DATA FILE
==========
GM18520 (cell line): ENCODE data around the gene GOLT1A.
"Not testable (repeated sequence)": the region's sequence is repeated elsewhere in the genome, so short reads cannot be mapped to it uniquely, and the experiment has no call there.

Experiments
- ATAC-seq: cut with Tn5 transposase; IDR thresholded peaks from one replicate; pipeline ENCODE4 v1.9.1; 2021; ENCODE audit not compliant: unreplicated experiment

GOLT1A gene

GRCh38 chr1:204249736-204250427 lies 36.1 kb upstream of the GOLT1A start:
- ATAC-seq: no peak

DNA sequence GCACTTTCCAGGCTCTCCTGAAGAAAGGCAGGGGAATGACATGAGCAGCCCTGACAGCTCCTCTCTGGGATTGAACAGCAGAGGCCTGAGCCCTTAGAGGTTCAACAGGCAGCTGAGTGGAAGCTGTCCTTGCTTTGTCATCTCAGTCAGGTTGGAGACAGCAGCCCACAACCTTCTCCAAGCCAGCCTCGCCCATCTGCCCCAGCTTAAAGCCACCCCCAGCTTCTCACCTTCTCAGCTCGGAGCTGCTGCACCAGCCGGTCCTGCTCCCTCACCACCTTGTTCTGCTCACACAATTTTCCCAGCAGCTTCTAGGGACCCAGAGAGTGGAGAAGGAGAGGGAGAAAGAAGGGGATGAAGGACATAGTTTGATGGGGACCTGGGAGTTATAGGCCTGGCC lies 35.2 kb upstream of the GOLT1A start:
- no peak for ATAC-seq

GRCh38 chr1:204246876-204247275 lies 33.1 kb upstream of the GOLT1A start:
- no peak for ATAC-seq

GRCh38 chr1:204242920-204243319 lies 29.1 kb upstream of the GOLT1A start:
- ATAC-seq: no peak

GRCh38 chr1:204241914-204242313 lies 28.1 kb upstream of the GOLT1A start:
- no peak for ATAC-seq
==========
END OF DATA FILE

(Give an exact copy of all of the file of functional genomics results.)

GM18520 (cell line): ENCODE data around the gene GOLT1A.
"Not testable (repeated sequence)": the region's sequence is repeated elsewhere in the genome, so short reads cannot be mapped to it uniquely, and the experiment has no call there.

Experiments
- ATAC-seq: cut with Tn5 transposase; IDR thresholded peaks from one replicate; pipeline ENCODE4 v1.9.1; 2021; ENCODE audit not compliant: unreplicated experiment

GOLT1A gene

GRCh38 chr1:204249736-204250427 lies 36.1 kb upstream of the GOLT1A start:
- ATAC-seq: no peak

DNA sequence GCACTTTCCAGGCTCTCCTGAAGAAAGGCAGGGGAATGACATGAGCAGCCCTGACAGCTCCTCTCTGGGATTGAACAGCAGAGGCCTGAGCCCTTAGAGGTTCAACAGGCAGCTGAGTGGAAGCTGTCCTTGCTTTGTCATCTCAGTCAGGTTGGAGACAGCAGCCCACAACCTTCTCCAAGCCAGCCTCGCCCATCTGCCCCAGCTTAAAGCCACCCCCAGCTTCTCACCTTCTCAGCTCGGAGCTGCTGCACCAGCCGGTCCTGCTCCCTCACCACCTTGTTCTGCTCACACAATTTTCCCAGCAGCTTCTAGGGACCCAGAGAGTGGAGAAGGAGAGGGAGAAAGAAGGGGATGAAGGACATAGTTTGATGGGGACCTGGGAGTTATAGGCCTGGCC lies 35.2 kb upstream of the GOLT1A start:
- no peak for ATAC-seq

GRCh38 chr1:204246876-204247275 lies 33.1 kb upstream of the GOLT1A start:
- no peak for ATAC-seq

GRCh38 chr1:204242920-204243319 lies 29.1 kb upstream of the GOLT1A start:
- ATAC-seq: no peak

GRCh38 chr1:204241914-204242313 lies 28.1 kb upstream of the GOLT1A start:
- no peak for ATAC-seq